A rebound in PP demand was expected last month, after a very soft April, as many buyers delayed purchases in anticipation of lower prices, explained Newell. “The question is, how strong will that rebound be and how much of its will be real demand vs. restocking?” He pegged PP plant operating rates through the first quarter at around 93%, up 3% from the 2016 average. Inventories grew in March and April to 150 million lb.

“There’s been some capacity debottlenecking that has given some breathing room to the market.”

Polystyrene prices dropped 5¢/lb in April, after spiking a total of 19¢/lb in the first quarter. At least one supplier announced a 2¢/lb decrease for May. Both PCW and Mark Kallman, RTi’s v.p. of client services for engineering resins, PS, and PVC, expected prices to go lower. Kallman forecasted at least a 2¢/lb drop in May and again in June.

PCW reported that PS spot prices were falling and that availability appeared to be adequate to meet forecasted demand, in addition to a reported surplus of off-grade crystal PS. May benzene contracts dropped 1-3¢/gal from April, to $2.69-2.70/gal, and forward bids were nearly below $2.60/gal.

Suppliers would need to give up some of the hefty profit margin incurred during the first quarter in order to avoid demand destruction. Global PS prices have been dropping. Meanwhile, demand for EPS home insulation was said to be at a 10-yr high for the month of March alone. 

PVC prices moved up 2¢/lb in March, rolled over in April, and May saw potential for a reduction. RTi’s Kallman ventured that PVC prices would drop 1-3¢ in the May-June time frame. 

Driving the downward movement are lower feedstock costs and export prices. Most notably, late-settling March ethylene contracts dropped by 5.75¢/lb. According to Kallman, April ethylene contracts had the potential to move up 1-2¢/lb due to some unplanned production disruptions. However, he noted that ethylene supplies are improving and we can expect to see lower vinyl chloride monomer prices from now on. (Ditto for styrene monomer.) Meanwhile, lackluster PVC export demand led suppliers to drop prices by 4¢/lb in April. Kallman expected an uptick in PVC demand as seasonal construction markets got underway.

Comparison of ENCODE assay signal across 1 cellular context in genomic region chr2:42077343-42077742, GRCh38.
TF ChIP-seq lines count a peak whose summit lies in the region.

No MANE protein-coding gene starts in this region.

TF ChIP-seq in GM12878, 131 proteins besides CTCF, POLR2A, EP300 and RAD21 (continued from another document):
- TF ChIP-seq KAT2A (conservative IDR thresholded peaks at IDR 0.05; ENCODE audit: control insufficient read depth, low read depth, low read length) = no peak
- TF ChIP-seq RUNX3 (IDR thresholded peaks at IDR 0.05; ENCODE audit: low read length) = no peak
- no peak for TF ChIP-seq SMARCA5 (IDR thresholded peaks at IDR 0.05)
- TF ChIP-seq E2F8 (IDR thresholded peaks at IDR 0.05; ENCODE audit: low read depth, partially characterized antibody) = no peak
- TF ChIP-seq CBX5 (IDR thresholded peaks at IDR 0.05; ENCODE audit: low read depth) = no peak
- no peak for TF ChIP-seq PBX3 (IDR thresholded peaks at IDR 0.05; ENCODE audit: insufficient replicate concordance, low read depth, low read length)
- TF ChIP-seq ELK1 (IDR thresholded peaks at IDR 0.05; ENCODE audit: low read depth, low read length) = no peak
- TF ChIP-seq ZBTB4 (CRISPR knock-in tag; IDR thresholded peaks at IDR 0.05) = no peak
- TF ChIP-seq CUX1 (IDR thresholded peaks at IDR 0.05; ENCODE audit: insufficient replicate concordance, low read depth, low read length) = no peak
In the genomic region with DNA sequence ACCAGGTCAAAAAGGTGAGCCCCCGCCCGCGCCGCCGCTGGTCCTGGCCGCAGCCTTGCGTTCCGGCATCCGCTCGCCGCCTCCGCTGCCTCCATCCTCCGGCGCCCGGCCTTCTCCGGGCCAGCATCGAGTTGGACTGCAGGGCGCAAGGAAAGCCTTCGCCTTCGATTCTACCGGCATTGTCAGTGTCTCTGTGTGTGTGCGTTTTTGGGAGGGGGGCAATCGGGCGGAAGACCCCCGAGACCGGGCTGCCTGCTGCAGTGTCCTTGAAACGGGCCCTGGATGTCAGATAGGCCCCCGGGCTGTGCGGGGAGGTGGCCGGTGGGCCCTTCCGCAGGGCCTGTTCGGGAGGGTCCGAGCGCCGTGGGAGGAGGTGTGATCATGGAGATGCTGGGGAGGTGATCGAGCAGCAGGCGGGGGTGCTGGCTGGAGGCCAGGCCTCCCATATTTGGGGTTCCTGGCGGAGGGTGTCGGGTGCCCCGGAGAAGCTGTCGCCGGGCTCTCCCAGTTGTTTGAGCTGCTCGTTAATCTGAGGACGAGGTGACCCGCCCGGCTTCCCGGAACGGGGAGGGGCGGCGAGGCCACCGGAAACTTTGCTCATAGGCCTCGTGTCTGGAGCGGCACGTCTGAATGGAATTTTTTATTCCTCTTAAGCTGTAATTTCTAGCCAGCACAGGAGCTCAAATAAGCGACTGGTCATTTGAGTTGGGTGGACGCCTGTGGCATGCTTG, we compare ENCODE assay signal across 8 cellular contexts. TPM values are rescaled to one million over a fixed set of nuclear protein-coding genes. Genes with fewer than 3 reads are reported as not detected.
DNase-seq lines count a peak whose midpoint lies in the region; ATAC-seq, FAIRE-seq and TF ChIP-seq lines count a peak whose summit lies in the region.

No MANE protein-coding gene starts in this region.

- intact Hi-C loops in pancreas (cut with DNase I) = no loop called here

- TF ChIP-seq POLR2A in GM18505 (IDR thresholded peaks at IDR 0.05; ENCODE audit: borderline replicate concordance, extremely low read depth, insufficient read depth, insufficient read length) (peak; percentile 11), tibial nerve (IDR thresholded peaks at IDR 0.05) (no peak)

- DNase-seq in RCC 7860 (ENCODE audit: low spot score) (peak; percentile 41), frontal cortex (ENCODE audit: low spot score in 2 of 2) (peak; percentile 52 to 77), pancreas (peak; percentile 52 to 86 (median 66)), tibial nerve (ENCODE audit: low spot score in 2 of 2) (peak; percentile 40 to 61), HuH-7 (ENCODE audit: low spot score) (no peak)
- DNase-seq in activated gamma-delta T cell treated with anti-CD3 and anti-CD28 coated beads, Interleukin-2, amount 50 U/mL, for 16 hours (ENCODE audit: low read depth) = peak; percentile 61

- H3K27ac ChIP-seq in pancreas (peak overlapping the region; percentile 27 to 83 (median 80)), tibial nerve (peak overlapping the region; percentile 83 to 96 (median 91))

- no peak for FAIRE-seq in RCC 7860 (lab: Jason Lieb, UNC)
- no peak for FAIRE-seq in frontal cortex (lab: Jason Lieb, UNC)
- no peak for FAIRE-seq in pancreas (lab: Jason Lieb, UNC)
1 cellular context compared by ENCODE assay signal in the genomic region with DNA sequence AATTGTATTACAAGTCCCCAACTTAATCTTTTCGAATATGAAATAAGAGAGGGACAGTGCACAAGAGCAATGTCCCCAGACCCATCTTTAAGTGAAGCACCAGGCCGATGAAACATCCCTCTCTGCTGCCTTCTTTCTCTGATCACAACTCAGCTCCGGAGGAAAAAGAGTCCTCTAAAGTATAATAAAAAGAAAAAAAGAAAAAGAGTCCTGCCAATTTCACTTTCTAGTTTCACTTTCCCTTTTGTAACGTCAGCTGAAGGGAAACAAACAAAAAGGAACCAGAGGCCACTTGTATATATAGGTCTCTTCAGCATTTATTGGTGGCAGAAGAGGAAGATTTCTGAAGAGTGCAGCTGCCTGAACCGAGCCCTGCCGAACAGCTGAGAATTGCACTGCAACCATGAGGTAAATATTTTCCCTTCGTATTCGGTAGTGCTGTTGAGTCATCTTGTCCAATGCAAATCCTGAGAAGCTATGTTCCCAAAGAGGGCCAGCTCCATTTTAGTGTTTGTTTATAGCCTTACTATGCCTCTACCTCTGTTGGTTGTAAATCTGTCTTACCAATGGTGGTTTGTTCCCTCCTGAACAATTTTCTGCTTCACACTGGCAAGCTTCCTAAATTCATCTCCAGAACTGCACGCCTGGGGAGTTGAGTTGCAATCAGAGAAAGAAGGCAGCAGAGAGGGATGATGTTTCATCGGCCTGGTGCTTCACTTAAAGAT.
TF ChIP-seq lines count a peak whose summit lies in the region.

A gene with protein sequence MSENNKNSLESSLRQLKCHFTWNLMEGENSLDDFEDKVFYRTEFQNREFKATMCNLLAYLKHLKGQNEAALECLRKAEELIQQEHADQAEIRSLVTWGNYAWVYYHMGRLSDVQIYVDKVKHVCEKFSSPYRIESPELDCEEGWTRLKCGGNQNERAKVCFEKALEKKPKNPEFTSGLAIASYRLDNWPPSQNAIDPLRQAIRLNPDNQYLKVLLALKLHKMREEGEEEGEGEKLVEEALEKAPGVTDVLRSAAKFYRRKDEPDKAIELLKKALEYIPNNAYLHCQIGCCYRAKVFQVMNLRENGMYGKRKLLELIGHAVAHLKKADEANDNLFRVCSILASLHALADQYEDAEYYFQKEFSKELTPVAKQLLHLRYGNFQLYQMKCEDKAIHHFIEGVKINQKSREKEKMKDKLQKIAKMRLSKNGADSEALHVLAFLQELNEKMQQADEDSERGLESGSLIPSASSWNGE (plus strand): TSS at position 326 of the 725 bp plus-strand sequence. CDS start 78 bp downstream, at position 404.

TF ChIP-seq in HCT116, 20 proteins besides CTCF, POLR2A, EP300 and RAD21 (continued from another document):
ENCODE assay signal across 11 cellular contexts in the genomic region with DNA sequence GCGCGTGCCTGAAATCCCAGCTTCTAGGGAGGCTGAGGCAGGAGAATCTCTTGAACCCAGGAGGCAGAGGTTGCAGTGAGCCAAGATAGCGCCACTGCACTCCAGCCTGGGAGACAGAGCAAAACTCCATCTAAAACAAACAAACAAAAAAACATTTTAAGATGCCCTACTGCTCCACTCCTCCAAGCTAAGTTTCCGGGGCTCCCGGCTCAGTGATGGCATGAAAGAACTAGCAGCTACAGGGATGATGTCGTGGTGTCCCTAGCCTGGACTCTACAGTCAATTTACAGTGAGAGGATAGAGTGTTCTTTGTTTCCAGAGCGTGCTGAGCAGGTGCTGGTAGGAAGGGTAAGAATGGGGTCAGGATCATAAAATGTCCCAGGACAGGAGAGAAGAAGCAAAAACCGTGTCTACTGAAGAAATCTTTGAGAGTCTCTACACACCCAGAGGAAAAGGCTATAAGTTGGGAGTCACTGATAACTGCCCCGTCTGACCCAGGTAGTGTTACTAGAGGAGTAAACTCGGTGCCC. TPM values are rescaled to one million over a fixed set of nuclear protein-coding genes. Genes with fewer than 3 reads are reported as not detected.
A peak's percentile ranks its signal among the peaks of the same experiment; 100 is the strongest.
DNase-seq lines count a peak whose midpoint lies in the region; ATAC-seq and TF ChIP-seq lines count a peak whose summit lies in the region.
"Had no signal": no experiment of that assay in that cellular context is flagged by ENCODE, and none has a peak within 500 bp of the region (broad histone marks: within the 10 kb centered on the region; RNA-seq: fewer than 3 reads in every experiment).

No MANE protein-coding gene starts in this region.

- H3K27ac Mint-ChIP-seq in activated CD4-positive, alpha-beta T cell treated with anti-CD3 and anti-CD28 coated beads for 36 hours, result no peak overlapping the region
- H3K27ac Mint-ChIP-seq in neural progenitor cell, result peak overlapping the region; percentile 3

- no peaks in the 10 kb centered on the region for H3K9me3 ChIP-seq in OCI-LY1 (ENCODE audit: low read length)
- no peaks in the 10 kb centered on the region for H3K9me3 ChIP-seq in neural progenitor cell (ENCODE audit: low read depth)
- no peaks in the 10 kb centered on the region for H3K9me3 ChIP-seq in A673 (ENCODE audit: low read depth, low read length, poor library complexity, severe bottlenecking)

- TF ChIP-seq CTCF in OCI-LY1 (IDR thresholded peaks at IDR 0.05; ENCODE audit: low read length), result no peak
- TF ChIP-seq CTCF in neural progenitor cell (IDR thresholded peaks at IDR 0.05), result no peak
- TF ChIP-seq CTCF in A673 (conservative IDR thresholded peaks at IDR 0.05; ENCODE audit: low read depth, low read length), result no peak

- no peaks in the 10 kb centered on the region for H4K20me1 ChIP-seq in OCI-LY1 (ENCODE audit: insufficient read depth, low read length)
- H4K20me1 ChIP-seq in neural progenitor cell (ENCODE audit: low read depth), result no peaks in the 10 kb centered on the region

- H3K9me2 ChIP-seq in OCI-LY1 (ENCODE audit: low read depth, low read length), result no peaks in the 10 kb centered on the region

Domestic bottle-grade prime PET prices in April averaged 56.5¢/lb, down 3.5¢/lb from March, based on PCW’s Daily PET Report. That price represents PET business on a delivered Chicago basis. The price on May 2 stood at 56.5¢/lb.

Meanwhile, prices of imported prime PET with an IV of 78 dl/g or higher also fell in April, averaging 56¢/lb, down 1.6¢ from March. This represented PET resin on a delivered duty-paid U.S. port basis. The price for imported PET on May 2 stood at 56¢/lb. Prices fell after an average decline in April’s feedstock costs to 52.86¢/lb, 2.67¢/lb lower than in March. 

PCW noted that the world’s largest PET plant, under construction by M&G in Corpus Christi, Texas, is reportedly facing $100 million in legal claims filed against it from dozens of companies that have worked on this “Project Jumbo.” M&G has acknowledged it was “continuing to sort through the various claims” of subcontractors, but that this would not affect the midyear start-up schedule. Still, market sources close to the project have been told to expect a startup no sooner than the fourth quarter. DAK Americas LLC has “supply contract rights” for about 1.1 billion lb of Jumbo’s planned capacity, reported to be between 2.4 and 2.8 billion lb.